A Soviet woman, harvesting a field torn by shells only a short time ago, shakes her fist at German prisoners of war as they march eastward under Soviet guard in the U.S.S.R., on February 14, 1944. #
In this June 19, 2009 photo Susie Bain poses in Austin, Texas, with a 1943 photo of herself when she was one of the Women Airforce Service Pilots (WASPs) during World War II. Bain is one of 300 living WASP members that hoped at the time to be honored with the Congressional Gold Medal. The bill passed and on March 10, 2010, more than 200 WASP veterans attended a ceremony to be presented with the Congressional Gold Medal. #
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Gallery for Italian Front, Second World War - History
For almost six years from 1939 to 1945 Britain fought the toughest war it had ever experienced. World War II was total war - every person, every business, every service was involved.
Britain did not fight alone, the war also involved many countries. World War II involved 61 countries with 1.7 billion people (three quarters of the world's population).
Fifty million people lost their lives and hundreds of millions people were injured.
How did the Second World War start?
After World War One ended in 1918, Germany had to give up land and was banned from having armed forces.
In 1933 the German people voted for a leader named Adolf Hitler, who led a political party in Germany called the National Socialists or Nazis. Hitler promised to make his country great again and quickly began to arm Germany again and to seize land from other countries.
Shortly before 5am on Friday 1st September, 1939, German forces stormed the Polish frontier. Tanks and motorised troops raced into the country over ground, supported by Stuka dive bombers overhead. A total of 1.25 million Germans soldiers swept into Poland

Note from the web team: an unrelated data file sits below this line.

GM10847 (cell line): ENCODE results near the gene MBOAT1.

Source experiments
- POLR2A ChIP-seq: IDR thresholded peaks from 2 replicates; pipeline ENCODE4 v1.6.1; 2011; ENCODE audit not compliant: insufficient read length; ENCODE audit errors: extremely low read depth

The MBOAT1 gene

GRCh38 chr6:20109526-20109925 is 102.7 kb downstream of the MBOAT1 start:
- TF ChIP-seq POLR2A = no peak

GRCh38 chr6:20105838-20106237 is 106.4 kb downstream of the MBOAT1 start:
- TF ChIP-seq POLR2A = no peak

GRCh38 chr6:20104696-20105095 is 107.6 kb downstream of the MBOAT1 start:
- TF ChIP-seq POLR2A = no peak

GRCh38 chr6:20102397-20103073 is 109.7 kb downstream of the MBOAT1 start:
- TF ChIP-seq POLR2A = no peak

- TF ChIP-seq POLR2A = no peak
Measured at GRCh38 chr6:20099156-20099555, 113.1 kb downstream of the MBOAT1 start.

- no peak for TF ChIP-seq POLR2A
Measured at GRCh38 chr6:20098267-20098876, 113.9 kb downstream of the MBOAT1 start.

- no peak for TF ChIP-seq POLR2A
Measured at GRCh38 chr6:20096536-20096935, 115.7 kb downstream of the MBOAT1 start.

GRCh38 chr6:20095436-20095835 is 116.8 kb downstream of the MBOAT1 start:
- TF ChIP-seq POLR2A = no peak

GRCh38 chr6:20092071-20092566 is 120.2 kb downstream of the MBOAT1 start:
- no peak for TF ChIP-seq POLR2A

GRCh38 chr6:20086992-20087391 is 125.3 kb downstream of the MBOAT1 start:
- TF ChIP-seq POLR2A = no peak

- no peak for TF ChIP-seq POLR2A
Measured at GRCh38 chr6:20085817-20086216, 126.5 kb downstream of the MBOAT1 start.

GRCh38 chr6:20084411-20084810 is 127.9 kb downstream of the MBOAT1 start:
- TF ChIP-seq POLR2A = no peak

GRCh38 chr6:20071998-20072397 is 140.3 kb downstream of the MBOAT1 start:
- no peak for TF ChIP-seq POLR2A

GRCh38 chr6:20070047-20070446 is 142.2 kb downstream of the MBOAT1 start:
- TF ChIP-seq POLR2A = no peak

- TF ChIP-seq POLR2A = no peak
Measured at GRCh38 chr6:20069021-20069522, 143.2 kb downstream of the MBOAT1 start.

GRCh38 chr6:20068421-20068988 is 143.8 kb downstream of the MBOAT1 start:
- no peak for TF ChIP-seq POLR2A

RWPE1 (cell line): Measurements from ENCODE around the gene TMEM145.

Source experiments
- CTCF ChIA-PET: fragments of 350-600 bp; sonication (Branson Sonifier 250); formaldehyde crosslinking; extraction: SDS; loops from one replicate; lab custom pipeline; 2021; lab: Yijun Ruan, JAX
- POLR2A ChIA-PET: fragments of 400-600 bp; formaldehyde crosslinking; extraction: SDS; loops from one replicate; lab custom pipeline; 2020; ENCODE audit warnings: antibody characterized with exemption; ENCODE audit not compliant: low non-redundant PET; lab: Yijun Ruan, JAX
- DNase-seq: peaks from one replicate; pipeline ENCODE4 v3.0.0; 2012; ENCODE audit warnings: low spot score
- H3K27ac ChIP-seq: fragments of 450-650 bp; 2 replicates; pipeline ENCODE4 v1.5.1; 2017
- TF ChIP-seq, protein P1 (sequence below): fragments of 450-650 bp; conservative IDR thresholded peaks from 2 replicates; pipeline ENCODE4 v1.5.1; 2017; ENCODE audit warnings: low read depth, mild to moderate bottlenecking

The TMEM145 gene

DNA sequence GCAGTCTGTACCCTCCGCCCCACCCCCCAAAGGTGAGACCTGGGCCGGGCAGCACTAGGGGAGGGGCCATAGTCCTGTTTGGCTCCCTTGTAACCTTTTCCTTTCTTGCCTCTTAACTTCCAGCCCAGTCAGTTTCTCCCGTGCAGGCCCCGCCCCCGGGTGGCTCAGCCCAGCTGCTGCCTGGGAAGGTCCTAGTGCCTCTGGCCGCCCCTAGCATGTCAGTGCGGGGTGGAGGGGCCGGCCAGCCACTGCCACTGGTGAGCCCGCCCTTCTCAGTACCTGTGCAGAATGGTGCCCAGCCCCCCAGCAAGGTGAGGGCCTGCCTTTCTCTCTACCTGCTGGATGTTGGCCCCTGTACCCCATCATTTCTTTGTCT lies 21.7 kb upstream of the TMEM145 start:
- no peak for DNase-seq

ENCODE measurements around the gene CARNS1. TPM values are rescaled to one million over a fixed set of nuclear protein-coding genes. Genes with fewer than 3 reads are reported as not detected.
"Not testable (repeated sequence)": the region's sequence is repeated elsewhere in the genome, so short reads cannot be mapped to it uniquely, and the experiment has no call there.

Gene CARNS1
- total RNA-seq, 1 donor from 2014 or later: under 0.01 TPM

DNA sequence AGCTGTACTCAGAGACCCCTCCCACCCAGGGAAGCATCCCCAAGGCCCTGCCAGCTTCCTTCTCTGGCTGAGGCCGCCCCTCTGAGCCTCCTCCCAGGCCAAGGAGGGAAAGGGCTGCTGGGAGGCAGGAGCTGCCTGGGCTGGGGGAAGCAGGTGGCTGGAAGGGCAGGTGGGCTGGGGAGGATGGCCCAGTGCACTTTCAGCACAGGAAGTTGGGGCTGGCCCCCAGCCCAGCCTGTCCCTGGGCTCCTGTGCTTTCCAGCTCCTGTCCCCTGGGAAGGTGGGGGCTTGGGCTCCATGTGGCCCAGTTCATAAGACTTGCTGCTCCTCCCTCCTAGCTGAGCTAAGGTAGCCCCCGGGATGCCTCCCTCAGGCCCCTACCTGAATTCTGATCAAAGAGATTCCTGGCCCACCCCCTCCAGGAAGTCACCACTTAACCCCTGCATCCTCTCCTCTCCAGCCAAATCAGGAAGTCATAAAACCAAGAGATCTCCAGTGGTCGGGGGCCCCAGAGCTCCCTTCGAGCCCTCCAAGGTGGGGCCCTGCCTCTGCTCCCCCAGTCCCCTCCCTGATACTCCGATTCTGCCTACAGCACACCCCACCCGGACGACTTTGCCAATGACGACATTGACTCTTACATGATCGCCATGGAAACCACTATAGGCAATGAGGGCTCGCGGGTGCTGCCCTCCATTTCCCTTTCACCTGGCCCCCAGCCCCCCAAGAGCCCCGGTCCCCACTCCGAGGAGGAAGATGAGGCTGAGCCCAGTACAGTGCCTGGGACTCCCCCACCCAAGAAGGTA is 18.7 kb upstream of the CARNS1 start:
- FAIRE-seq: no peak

When did World War Two begin?
World War Two in Europe began on 3rd September 1939, when the Prime Minister of Britain, Neville Chamberlain, declared war on Germany. It involved many of the world's countries.
Click on the play button below to hear Chamberlain's speech (now the full speech)
Why did the Second World War start?
The Second World War was started by Germany in an unprovoked attack on Poland . Britain and France declared war on Germany after Hitler had refused to abort his invasion of Poland.
End of Second World War
When did World War II end?
© Copyright - please read
All the materials on these pages are free for homework and classroom use only. You may not redistribute, sell or place the content of this page on any other website or blog without written permission from the author Mandy Barrow.
World War II
Only in June 1940, when France was about to fall and World War II seemed virtually over, did Italy join the war on Germany’s side, still hoping for territorial spoils. Mussolini announced his decision—one bitterly opposed by his foreign minister, Galeazzo Ciano—to huge crowds across Italy on June 10. Italy’s initial attack on the French Alps in June 1940 was quickly cut short by the Franco-German armistice. The real war for Italy began only in October, when Mussolini attacked Greece from Albania in a disastrous campaign that obliged the Germans, in 1941, to rescue the Italian forces and take over Greece themselves. The Germans also had to lend support in the hard-fought campaigns of North Africa, where eventually the decisive second battle of El-Alamein (October 1942) destroyed the Italian position and led to the surrender of all of Italy’s North African forces in May 1943. Meanwhile, the Italians had lost their extensive empire in eastern Africa, including Ethiopia, early in 1941 and 250,000 Italian troops in Russia, sent to help the German invaders, suffered untold hardships. The epic winter retreat of the Alpine division left thousands dead. In all, nearly 85,000 Italian troops failed to make it home from Russia.